Source: Green Left Weekly
In every corner of Greece, popular anger over the government’s latest neoliberal assault on job security, pensions and social services has lead to a series of general strikes involving hundreds of thousands of militant workers.
This is part of a broader international struggle by working people against capital’s drive to make ordinary people pay for the global financial crisis it caused.
But Greek strikers have drawn on an indigenous political culture with deep roots – a culture that validates the people’s right to rise collectively as agents of change.
It is a culture that can be traced back over 2500 years. One of the first recorded mass uprisings in human history occurred in Athens in 508-07 BCE.
Throughout the sixth century BCE, a remarkable shift took place in Athens and its surrounding territory, Attica. The ordinary mass of the people – the demos – came to view themselves not as passive subjects but as informed citizens making a vital contribution to the economic development and military defence of the state.
A spirit of equality began to prevail among native-born males, undermining the archaic pattern of elite-mass relations. Political strife ensued, with the traditional aristocracy giving way to a populist tyranny.
Bearable at first, the reign of the Peisistratid dynasty soon degenerated into a cruel and arbitrary repression. In 510 BC, pressure from below ended to dynasty.
Two players emerged as rivals for power in the political vacuum of Athens; Isagoras and Cleisthenes.
Both were well-connected members of the aristocracy, but each had different power bases: Isagoras represented the wealthy landowning and commercial elites whereas Cleisthenes drew on the support of the largely disenfranchised though increasingly class-conscious demos.
In 508 BCE, Isagoras seized power in a military coup with Spartan assistance. Cleisthenes and his most prominent supporters were exiled, and a partially representative assembly (the Council of Four Hundred) was dissolved.
The citizenry of Athens took to the streets in outrage. Rising spontaneously and “of one mind” (according to the near-contemporary historian Herodotus), the people surrounded and besieged the Acropolis, where Isagoras and the Spartans had established their stronghold.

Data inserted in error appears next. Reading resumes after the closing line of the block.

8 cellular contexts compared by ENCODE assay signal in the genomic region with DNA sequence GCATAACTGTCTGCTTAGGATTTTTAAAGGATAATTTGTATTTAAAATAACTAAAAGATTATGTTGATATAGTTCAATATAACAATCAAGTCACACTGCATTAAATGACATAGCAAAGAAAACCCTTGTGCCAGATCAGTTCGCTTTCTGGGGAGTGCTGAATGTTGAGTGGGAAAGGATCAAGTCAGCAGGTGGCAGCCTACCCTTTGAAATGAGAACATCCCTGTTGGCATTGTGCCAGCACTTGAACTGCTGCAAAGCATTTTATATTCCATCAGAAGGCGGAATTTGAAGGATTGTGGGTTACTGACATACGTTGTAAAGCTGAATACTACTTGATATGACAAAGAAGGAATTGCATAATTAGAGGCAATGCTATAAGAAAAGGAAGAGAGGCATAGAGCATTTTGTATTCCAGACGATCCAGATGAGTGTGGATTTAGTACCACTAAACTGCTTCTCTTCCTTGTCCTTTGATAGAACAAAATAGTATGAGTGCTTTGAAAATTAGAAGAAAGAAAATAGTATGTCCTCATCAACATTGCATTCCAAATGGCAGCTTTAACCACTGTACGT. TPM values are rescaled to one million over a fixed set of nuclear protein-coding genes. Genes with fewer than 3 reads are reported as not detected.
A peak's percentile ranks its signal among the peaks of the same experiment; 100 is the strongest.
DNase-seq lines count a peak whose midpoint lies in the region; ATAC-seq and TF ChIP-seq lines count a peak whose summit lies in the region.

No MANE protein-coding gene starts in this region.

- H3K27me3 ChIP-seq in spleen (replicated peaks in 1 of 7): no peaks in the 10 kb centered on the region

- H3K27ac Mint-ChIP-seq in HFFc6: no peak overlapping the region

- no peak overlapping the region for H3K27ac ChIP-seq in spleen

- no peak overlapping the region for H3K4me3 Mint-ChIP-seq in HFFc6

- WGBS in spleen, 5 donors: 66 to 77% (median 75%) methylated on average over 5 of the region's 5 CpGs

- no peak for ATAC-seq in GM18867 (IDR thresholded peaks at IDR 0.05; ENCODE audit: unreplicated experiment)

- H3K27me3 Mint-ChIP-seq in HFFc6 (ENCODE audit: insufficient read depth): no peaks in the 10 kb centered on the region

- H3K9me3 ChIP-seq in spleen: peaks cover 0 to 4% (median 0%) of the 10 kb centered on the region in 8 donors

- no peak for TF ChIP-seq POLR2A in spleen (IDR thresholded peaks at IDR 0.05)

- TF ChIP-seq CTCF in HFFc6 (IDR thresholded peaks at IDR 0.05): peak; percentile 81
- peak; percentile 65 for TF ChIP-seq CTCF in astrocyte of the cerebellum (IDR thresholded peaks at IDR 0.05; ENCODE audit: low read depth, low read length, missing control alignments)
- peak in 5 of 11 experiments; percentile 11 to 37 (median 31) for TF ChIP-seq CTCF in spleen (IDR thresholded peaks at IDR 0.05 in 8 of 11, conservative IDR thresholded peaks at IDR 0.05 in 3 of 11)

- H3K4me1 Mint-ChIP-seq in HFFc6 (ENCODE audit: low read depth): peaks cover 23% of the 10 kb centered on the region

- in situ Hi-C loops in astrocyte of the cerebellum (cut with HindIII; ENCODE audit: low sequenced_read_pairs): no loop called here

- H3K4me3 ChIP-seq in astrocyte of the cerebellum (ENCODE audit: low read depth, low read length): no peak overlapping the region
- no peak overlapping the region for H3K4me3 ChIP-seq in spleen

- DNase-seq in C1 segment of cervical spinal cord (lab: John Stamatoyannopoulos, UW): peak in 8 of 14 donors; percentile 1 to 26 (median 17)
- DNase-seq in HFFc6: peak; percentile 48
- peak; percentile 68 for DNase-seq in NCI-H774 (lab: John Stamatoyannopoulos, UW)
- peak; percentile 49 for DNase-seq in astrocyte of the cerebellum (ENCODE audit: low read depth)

It was a genuinely revolutionary moment and a radical departure from anything that had gone before.
On the third day, Isagoras and his backers were forced from the city. Having “taken control of affairs” (as Aristotle later wrote), the demos “sent for Cleisthenes and the other exiles to come back”.
In the months that followed, Cleisthenes enacted a new and, Aristotle said, “much more democratic” constitution. It was (for eligible citizens), a genuinely participatory democracy, offering an immediate engagement with the day-to-day administration of government.
Traditionally, historians have tended to ascribe the establishment of Athenian democracy to elite goodwill, but the ancient sources make it clear democratic reform was the outcome of popular struggle.
Of course, Athenian democracy was full of glaring contradictions – such as the exclusion of women, foreign-born residents and slaves (the most unfortunate of whom were worked to death by the thousand in the publicly-owned silver mines).
However, the popular uprising remains a watershed moment in human affairs, establishing a key principle of history: real change can only occur when the people mobilise.
It is lesson borne out in more modern Greek history.
In the aftermath of World War II, during which popular resistance to foreign fascist occupation cost Greece over 300,000 lives, the US-backed right-wing embarked on a sustained campaign of repression against left-wing forces.
This culminated in the seizure of power in 1967 by a military junta responsible for the torture and murder of thousands of socialists, trade unionists and youth activists.
Washington looked on approvingly, despite growing international condemnation.
In November 1973, a student collective at the National Technical University of Athens (known as the Polytechneion) spontaneously rose up against the military regime. Standing united on the barricades against tanks and water cannons, the students proved themselves worthy successors of the ancient Athenians who risked everything back in 508/7 BCE.
“People of Greece”, the students’ underground radio broadcast proclaimed, “the Polytechneion is the flag bearer of our struggle and your struggle, our common struggle against the dictatorship and for democracy!”
Although the demonstration was brutally put down, the courageous example of the students proved electrifying. The popular resistance found renewed strength and the faltering junta fell in 1974.
The return of civilian government was a welcome development, but it has not ended exploitation and repression – nor popular resistance.
The lesson that popular mobilisation is the driving force for pro-people change remains more relevant than ever. The strikes and protests shaking Greece show the longstanding Hellenic tradition of standing up to unjust rule is alive and well.